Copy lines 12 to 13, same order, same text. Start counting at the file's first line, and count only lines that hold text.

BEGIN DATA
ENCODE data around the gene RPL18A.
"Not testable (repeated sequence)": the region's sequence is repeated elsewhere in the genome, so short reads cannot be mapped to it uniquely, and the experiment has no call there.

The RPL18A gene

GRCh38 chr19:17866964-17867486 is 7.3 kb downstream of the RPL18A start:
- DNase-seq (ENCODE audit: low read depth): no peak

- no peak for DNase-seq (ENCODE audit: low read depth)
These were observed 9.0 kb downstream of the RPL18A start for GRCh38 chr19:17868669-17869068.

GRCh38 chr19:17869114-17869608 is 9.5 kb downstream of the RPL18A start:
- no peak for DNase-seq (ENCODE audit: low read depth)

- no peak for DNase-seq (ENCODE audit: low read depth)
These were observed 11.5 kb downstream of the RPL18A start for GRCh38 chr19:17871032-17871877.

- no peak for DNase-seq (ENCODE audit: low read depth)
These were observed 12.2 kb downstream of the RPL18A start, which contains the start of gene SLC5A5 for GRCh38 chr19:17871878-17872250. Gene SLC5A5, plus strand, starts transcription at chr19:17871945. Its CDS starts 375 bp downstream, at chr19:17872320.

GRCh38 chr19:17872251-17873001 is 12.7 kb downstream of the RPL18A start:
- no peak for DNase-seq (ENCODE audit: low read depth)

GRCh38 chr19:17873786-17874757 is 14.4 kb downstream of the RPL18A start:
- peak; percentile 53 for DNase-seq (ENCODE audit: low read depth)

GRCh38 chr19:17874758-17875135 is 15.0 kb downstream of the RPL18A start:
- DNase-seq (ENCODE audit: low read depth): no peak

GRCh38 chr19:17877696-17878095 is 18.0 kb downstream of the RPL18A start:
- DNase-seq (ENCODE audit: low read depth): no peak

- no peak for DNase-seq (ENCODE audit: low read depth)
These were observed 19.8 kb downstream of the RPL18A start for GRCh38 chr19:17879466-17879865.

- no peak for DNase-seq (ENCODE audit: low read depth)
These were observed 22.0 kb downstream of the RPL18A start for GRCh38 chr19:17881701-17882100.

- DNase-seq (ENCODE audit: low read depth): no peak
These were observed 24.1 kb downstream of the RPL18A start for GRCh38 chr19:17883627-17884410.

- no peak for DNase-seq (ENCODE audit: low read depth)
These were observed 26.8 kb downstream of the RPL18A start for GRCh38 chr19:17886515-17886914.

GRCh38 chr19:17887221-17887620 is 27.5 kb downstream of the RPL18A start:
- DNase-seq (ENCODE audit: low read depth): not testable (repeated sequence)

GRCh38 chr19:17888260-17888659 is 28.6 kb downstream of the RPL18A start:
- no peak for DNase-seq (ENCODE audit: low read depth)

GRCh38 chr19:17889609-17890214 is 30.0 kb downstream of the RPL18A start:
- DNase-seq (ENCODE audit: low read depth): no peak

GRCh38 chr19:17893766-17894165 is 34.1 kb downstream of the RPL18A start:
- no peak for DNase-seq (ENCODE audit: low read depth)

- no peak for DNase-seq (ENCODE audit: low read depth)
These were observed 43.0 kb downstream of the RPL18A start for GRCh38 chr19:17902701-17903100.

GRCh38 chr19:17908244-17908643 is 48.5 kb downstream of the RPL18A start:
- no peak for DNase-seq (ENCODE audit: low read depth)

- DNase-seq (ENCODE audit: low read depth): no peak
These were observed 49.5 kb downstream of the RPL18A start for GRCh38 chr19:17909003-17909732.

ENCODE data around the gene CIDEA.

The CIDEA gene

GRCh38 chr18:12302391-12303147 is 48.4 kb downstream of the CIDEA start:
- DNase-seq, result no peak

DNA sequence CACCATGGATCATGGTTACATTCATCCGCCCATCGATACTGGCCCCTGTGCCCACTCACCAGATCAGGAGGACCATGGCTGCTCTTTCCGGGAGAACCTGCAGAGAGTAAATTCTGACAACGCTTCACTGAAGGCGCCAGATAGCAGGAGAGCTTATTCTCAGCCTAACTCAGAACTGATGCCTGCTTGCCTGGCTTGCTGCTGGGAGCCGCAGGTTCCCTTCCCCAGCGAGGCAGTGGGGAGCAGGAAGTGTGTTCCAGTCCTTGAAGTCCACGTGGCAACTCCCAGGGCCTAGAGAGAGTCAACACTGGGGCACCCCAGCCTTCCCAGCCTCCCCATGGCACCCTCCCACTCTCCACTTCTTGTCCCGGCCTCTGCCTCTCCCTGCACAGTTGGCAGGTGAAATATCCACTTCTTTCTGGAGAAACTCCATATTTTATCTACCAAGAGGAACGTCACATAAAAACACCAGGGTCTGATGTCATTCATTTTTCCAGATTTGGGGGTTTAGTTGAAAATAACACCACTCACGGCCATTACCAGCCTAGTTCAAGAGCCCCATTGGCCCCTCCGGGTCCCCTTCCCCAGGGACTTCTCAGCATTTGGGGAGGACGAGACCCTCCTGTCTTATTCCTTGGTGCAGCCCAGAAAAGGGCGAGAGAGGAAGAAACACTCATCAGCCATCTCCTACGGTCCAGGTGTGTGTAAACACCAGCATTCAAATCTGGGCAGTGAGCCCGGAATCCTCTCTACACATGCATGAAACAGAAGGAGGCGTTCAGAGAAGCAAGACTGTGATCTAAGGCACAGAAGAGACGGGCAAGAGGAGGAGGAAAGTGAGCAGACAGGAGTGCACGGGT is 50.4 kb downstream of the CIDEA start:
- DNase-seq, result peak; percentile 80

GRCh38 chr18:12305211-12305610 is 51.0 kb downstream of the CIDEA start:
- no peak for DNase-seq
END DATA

- no peak for DNase-seq (ENCODE audit: low read depth)
These were observed 12.2 kb downstream of the RPL18A start, which contains the start of gene SLC5A5 for GRCh38 chr19:17871878-17872250. Gene SLC5A5, plus strand, starts transcription at chr19:17871945. Its CDS starts 375 bp downstream, at chr19:17872320.